A federal court jury in Nevada returned verdicts last month against Paul Revere Life Insurance Company and UnumProvident Corporation (Unum Group). This was a partial retrial of a lawsuit originally tried to verdict in 2004. In the first trial, the jury awarded $1.6 million in compensatory damages and $10 million in punitive damages to G. Clinton Merrick in connection with the insurers’ denial of his disability claim. The insurers appealed and the punitive award was ultimately sent back for retrial before a new jury. The jury ordered Paul Revere Life Insurance Co. to pay $24 million and UnumProvident Corporation was ordered to pay $36 million. Interestingly, the punitive award of $60 million is six times the previous award that had been appealed by the insurers following the 2004 trial.
In the case, it was alleged that improper claims handling practices begun at Provident were brought to Paul Revere and influenced its claim handling with respect to Mr. Merrick’s claim both before the initial denial and afterward. These practices at the Unum Group of disability insurers have been the subject of media scrutiny as well as multiple governmental investigations. Rick Friedman, the lawyer who tried the case, had this to say about the verdicts:
The jury heard evidence of a fifteen year scheme to cheat disabled people. The money made off this scheme is in the hundreds of millions, if not billions of dollars. Jury after jury, and regulator after regulator has condemned their practices, but still they continue. The verdicts will keep coming until their practices change.
Rick did a very good job in this case and got an exceptionally good result. The fact that it was a retrial makes the result even better. An appeal of the verdicts is expected.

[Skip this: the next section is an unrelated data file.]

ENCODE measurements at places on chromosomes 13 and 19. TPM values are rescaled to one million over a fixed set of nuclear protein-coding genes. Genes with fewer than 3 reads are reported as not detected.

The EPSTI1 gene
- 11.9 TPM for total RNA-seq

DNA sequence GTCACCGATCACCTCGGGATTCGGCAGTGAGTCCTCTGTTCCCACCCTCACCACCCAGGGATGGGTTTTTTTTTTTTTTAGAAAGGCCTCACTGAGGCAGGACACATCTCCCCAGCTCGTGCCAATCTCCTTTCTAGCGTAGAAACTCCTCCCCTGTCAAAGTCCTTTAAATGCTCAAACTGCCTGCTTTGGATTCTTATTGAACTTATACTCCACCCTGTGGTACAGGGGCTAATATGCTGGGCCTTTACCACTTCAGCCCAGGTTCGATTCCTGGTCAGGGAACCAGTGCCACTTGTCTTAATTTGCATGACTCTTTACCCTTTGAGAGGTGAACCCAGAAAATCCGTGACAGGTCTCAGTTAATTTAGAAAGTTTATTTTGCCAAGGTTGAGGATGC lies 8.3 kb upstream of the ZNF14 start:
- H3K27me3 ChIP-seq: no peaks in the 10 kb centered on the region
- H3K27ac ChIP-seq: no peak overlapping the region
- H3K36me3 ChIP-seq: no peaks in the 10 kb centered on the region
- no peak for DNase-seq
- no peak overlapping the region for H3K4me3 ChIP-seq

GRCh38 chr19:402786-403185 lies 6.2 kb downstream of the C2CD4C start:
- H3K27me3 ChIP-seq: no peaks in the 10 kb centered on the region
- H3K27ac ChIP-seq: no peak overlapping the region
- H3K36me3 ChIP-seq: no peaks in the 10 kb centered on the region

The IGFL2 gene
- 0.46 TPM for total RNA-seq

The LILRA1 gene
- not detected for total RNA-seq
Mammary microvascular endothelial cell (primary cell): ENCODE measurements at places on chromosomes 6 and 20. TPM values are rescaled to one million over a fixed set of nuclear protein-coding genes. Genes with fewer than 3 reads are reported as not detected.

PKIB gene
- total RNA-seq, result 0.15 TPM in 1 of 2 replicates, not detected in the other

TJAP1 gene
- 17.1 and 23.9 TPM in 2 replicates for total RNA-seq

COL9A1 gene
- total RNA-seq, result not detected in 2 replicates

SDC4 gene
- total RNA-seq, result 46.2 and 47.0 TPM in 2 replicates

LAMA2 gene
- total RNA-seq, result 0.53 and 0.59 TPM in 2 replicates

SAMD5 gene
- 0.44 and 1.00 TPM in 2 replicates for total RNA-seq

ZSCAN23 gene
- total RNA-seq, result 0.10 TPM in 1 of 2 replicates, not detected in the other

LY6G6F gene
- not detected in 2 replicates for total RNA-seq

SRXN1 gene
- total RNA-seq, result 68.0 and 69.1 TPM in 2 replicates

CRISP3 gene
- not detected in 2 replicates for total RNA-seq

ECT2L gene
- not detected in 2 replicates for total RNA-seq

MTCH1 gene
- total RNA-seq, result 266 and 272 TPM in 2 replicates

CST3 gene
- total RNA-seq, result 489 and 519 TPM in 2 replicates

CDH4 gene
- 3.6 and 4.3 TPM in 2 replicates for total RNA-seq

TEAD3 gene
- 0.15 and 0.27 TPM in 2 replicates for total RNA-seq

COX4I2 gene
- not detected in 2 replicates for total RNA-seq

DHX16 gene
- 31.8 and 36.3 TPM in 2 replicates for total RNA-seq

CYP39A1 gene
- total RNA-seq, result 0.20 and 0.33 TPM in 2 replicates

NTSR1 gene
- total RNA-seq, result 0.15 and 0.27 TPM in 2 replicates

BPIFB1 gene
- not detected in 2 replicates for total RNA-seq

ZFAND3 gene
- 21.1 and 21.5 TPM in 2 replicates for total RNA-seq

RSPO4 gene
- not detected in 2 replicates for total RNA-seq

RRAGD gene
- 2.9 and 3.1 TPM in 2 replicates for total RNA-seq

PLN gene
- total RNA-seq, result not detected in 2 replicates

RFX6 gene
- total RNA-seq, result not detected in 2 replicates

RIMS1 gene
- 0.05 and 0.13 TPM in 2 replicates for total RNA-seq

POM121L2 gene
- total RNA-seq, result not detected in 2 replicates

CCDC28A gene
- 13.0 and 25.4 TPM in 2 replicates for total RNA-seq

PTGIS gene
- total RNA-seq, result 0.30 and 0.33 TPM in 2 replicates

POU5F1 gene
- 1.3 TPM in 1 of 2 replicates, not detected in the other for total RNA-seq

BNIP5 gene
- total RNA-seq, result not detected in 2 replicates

Source: Associated Press
AMERIGROUP SETTLES U.S. SUIT OVER PREGNANCY COVERAGE
Amerigroup Corp., a manager of government health plans, has agreed to pay $225 million to the federal government and to the State of Illinois to settle a lawsuit alleging the company wrongfully denied coverage to pregnant women eligible for Medicaid. The company also will pay attorneys’ fees and will enter into a corporate integrity agreement. A whistleblower, who was in charge of government relations for Amerigroup in Illinois, filed the complaint in 2002.
The company, which then operated in nine states and the District of Columbia, was accused of maximizing profits by keeping pregnant women and others with costly medical conditions off its rolls. A federal judge in Chicago fined Amerigroup $190.4 million last year. There was also a $144 million verdict by a federal court jury in 2006. The latest suit was filed under the federal False Claims Act and a parallel state law.
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